Personal lives intertwine with good and bad outcomes in this multilayered novel predominantly set in Chicago and Nashville, with physician Melvin Aaron playing a central role in connecting the dots.
The book, written by a professor of medicine at Vanderbilt, opens with a short reference to the 11-year-old Dana twins, whose catchy country pop songs top the chart and win them fame in 1995-’96. The story quickly backtracks to Dr. Aaron in 1972, then a resident in a Chicago hospital grappling with the fate of an intern who is highly skilled technically yet has a strong dislike for patients.
Fast-forwarding 17 years, we follow Jonah, the son of the now-married Aaron, to a summer day camp where the eight year old, injured by a runaway horse, is led to discover his passion for solving mysteries and desire to be private detective when he grows up. Swirling around the lives of the Aarons are several side stories in and out of hospital settings involving love interests, abuse and revenge, doctors run amok, a psychotic genius and–oh yes–the intriguing back story behind the Dana Twins.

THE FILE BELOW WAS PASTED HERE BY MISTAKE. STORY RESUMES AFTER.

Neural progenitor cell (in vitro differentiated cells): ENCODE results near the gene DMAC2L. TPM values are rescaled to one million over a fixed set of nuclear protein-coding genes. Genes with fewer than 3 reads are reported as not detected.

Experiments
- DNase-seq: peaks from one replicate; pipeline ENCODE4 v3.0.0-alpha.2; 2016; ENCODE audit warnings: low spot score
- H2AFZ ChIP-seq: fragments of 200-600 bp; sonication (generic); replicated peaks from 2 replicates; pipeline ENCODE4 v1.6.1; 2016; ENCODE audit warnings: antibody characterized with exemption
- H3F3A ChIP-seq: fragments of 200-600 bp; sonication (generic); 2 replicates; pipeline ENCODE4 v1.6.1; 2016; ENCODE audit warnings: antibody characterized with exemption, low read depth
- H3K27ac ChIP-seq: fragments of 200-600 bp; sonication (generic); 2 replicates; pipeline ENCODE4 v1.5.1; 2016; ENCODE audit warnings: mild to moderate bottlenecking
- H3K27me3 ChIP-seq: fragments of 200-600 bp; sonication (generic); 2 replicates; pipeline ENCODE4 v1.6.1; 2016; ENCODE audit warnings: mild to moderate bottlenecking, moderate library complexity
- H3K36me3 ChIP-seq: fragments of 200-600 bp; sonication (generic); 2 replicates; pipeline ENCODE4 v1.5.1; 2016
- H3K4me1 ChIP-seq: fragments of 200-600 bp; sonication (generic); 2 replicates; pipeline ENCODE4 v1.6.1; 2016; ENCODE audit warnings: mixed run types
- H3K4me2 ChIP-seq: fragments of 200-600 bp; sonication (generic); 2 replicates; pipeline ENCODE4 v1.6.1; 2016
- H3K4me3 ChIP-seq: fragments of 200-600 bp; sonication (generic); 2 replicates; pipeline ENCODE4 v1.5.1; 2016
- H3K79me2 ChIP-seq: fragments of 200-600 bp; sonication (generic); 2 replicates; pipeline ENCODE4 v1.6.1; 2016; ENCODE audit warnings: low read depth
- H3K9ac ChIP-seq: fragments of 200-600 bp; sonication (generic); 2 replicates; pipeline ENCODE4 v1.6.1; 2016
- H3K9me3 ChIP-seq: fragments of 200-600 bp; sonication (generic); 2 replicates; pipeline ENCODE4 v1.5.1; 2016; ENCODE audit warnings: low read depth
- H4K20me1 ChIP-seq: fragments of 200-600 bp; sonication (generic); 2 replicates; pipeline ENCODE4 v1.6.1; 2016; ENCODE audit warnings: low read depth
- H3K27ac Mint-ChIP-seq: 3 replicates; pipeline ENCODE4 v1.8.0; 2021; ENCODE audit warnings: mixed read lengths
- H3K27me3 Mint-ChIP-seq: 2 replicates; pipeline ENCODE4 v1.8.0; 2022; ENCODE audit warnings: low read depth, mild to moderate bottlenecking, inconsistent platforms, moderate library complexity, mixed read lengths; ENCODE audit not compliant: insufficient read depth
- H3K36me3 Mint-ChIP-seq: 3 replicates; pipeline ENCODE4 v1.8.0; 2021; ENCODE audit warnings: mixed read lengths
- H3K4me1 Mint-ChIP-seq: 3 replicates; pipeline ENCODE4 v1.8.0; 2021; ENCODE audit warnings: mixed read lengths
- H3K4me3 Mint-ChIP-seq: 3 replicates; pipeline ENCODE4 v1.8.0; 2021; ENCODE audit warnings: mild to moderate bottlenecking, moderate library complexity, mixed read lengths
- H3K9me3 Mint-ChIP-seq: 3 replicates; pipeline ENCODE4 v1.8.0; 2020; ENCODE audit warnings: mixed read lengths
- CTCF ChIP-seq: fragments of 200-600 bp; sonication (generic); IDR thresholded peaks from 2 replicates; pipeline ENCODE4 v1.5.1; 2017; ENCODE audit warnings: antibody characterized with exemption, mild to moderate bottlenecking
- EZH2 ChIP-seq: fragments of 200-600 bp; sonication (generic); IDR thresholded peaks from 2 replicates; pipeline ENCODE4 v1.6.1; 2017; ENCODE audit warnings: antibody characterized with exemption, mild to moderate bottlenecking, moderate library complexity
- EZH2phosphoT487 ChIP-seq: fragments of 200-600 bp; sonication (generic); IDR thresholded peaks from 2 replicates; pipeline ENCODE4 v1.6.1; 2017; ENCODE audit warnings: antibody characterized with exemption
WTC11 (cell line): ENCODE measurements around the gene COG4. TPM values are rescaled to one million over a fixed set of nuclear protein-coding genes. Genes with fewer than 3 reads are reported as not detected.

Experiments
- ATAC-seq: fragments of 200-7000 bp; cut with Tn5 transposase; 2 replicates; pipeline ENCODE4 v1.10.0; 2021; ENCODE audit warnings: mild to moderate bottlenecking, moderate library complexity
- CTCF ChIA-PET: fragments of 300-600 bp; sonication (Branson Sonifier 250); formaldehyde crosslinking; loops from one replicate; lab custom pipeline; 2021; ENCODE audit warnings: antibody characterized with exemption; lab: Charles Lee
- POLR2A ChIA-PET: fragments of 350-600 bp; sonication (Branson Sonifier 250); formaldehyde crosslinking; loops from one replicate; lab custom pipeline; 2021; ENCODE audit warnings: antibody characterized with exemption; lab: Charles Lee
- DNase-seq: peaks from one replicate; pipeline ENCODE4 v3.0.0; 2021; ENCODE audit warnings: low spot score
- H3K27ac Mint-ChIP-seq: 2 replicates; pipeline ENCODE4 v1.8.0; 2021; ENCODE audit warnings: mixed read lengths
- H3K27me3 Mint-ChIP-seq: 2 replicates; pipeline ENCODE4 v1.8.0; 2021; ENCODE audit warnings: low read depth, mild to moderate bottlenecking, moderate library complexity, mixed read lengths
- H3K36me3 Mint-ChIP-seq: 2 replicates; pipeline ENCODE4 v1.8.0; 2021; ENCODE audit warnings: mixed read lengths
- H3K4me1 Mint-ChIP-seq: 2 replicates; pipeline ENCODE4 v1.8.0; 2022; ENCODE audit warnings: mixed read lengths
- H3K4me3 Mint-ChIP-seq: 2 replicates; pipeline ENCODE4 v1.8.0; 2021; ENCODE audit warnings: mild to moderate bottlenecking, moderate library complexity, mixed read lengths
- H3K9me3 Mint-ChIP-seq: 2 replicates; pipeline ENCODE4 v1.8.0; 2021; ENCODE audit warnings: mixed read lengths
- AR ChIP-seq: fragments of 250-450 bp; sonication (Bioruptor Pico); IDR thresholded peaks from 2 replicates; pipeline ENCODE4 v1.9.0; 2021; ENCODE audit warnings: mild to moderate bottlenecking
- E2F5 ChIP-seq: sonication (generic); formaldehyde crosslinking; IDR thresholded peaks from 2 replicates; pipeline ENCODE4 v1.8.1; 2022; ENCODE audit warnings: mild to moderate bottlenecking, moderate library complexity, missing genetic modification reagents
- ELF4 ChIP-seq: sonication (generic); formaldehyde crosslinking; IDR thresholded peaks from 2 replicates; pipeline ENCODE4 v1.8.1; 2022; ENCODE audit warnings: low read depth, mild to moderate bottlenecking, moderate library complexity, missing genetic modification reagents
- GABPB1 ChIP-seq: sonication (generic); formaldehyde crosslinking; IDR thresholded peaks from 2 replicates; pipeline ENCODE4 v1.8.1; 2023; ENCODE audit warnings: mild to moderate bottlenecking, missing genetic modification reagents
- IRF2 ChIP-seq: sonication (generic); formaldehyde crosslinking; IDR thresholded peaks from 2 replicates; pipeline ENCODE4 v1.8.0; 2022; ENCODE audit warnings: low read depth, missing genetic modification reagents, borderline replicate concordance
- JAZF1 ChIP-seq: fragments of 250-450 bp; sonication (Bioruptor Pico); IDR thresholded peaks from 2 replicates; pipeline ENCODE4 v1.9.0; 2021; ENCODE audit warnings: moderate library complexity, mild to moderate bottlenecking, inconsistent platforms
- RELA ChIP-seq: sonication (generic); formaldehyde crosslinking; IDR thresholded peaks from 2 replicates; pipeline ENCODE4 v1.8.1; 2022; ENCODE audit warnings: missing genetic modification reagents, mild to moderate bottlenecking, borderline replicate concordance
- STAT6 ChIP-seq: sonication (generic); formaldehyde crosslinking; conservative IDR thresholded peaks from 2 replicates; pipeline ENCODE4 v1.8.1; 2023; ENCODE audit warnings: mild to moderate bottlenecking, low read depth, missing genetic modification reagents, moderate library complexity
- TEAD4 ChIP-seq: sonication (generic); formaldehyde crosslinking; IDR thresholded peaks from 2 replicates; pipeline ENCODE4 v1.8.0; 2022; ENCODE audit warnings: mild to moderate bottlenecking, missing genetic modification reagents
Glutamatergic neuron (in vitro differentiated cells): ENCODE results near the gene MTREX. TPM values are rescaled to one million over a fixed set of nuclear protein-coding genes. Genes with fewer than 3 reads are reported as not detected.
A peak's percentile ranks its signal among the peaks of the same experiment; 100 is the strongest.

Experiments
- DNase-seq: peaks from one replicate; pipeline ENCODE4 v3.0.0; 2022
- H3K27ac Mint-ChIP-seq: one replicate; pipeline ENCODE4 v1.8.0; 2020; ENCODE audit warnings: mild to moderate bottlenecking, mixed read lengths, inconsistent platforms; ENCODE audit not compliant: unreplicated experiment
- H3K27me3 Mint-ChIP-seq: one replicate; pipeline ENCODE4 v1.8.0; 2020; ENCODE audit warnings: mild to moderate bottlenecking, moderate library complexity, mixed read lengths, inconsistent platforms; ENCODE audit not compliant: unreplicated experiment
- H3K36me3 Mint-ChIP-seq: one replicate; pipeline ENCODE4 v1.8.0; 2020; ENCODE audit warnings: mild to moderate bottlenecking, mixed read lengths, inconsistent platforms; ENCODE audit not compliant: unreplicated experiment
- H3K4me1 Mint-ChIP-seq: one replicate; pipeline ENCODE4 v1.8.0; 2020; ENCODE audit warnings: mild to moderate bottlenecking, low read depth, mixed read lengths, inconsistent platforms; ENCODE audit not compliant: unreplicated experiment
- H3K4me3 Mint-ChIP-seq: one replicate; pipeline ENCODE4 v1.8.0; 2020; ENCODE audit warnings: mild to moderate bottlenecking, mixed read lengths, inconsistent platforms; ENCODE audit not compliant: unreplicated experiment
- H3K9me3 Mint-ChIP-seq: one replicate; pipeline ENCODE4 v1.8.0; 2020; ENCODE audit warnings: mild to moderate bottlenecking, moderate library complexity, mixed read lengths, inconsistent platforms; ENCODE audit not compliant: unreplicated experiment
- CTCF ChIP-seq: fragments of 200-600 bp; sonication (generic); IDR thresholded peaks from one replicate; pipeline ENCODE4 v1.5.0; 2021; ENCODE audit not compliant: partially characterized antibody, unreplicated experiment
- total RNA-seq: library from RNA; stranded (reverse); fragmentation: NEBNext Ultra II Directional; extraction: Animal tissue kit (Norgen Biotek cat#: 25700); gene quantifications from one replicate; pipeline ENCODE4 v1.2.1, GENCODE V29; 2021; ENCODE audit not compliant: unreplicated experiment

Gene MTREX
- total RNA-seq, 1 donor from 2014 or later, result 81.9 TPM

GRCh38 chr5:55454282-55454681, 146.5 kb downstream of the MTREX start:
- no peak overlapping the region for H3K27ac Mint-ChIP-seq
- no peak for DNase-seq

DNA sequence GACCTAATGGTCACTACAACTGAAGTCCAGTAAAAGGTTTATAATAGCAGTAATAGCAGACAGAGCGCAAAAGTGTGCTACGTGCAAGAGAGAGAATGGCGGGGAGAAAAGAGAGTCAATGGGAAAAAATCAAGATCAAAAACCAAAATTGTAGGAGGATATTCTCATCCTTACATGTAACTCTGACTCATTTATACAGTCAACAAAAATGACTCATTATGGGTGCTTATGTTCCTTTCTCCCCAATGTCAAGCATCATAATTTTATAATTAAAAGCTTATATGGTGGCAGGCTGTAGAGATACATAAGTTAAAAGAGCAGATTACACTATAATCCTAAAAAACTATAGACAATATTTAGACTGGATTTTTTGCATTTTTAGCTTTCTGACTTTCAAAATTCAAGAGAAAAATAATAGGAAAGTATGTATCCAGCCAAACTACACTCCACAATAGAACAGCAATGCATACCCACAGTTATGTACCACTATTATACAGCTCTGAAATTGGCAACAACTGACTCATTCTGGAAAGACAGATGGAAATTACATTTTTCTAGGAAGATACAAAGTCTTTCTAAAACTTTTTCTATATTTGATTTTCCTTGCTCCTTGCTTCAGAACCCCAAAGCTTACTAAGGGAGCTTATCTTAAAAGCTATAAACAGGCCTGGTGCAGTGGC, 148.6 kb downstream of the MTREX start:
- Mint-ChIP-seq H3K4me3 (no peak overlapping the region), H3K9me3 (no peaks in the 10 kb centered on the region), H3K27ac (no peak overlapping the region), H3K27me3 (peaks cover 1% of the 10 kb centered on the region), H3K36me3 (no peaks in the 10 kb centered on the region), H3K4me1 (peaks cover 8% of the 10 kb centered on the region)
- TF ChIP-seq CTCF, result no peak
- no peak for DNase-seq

The book’s theme seems to be how random events can change the course of one’s life in positive and negative ways. However, author Richard Stein casts out so many fishing lines that he has trouble reeling them all in to reach a satisfying conclusion. The result is lots of little wrapped-up stories, but none that explode for a big “aha” conclusion. In addition, the book doesn’t easily fall into any particular genre.
Nevertheless, Stein is a skilled writer with a keen eye whose characters have real-life personalities and quirks. The author is adept at infusing both humor and tension into his scenes. Overall, the novel is a fun beach read that’s likely to appeal to those who appreciate being offered a peek inside the medical profession.